Hip Hop: No Life After Death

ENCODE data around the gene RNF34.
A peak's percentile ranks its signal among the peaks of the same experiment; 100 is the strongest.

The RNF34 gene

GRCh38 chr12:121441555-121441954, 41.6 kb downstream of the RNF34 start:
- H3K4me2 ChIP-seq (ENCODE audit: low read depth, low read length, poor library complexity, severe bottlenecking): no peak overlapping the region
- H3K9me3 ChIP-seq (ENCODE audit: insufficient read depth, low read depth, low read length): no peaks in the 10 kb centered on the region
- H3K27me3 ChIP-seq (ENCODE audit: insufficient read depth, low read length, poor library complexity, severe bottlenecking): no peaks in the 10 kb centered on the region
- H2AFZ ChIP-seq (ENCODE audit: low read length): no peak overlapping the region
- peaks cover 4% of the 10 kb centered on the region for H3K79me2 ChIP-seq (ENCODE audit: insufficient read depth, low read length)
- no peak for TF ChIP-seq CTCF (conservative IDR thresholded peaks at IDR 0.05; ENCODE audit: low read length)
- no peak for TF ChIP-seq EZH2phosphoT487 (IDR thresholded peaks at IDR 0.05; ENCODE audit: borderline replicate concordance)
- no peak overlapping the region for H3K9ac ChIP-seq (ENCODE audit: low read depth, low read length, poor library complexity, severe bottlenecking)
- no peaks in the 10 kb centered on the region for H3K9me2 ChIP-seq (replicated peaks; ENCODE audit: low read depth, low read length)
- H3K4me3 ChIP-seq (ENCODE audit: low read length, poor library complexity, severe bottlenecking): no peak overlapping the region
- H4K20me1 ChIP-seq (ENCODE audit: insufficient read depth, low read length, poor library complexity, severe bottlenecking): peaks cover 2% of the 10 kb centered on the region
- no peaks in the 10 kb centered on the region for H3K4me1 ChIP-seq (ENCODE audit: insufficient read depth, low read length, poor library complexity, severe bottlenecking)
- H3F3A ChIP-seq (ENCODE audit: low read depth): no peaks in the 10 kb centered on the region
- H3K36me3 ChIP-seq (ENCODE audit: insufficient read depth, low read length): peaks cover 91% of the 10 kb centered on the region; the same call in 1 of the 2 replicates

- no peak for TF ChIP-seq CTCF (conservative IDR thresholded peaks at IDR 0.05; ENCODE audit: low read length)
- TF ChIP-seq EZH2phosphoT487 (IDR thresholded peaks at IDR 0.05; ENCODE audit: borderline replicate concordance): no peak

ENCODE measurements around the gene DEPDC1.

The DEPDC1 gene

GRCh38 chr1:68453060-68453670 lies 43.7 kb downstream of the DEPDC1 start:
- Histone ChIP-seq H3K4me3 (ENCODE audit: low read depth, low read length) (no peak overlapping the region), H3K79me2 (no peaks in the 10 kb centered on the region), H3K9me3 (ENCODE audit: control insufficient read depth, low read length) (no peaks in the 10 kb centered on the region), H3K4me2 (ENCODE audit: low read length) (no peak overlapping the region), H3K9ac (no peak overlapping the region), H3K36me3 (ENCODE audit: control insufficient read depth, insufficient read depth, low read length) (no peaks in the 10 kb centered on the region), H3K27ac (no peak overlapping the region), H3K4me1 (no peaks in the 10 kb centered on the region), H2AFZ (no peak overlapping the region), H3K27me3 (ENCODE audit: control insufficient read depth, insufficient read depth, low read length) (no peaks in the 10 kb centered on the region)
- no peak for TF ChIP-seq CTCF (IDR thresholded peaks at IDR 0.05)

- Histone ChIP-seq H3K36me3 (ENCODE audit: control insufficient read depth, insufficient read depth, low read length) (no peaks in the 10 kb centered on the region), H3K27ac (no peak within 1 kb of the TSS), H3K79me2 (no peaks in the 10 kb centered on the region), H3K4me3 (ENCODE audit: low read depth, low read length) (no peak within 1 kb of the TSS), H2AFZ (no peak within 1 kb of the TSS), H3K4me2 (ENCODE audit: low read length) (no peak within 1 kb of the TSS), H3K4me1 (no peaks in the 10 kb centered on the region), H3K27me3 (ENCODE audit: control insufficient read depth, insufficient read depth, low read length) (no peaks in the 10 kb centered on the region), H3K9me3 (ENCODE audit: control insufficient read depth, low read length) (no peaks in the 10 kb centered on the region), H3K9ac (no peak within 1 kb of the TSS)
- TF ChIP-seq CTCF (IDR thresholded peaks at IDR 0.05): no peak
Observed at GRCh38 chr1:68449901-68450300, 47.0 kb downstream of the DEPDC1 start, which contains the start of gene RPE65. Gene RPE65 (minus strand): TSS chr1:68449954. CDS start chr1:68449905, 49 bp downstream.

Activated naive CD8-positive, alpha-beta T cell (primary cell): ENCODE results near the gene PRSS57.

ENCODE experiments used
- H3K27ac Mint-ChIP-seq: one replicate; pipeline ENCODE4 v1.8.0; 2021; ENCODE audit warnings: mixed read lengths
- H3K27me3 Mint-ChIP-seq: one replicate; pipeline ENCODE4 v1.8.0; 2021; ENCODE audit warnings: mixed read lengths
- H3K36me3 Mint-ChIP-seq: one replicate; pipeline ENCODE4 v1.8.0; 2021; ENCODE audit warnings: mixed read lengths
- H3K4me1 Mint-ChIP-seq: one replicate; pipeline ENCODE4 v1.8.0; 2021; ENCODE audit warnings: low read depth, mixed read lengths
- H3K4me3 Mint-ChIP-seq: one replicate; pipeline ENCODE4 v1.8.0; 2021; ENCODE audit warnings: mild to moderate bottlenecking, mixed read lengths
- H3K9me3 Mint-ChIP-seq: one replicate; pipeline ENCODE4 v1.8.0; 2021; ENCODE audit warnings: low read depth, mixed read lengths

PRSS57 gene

“You’re Nobody (Til Somebody Kills You)” is the final track on the epic dual CD, Life After Death, that was articulated by what many deem as the greatest lyricist of all time, Christopher “Biggie Smalls” Wallace. It would prove to be eerily prophetic, as this masterful dual CD would in fact be the last studio album from Christopher Wallace, as he would be gunned down by unknown assailants a few weeks prior to the album’s formal release. Needless to say, Christopher Wallace had cemented his legacy prior to his second album with his flawless debut album “Ready To Die”, which became an instant classic that would thrust him instantly into full-fledged stardom. As I, as well as many others, reflect on March 9th to honor the fallen legend, I must state that I refute his last track on his last album and proclaim that Christopher Wallace was “somebody” before someone killed him. Not only did he singlehandedly make a rhetorical question (Where Brooklyn At?) become a spiritualistic awakening for a borough, he also managed to communicate a visual depiction of the young black male’s struggle inside the urban jungle. Lines like “to all the people that lived above the buildings that I was hustlin’ in front of that called the police on me when I was just tryin’ to make some money to feed my daughter” and “because the streets it is a short stop, either you’re slingin crack rock or you got a wicked jump-shot”, both delivered poignant, yet provocative messages about the desolate options and paralyzed dreamscapes of those who dwell within these types of environments. We can only dream about what Christopher Wallace could have become, as the once straight “A” student who wanted to become either a dentist or a graphic designer, gave us a glimpse into potential greatness leaving us wanting and yearning for more. So as 18 years has passed us by since his early demise, I pose the question in my Biggie Smalls voice: “Where is Hip Hop at?”. Did it die with the Bed-Stuy icon on that faithful night? Can artists like Nas, The Loxs and Action Bronson, ever truly revitalize and galvanize an audience and an entire state the way the Notorious one did when he let those who came for his crown know that he would kick in the door and them all that “Your reign on the top was short like leprechauns”. Perhaps we are just victims of an era much like those of us who watched Michael Jordan in his prime. It’s not that others are not great, as much as it is the fact that we may have just witnessed the greatest of all time. And much like track 16 on the Ready To Die album, Christopher Wallace was truly “Unbelievable”. #it was all a dream….

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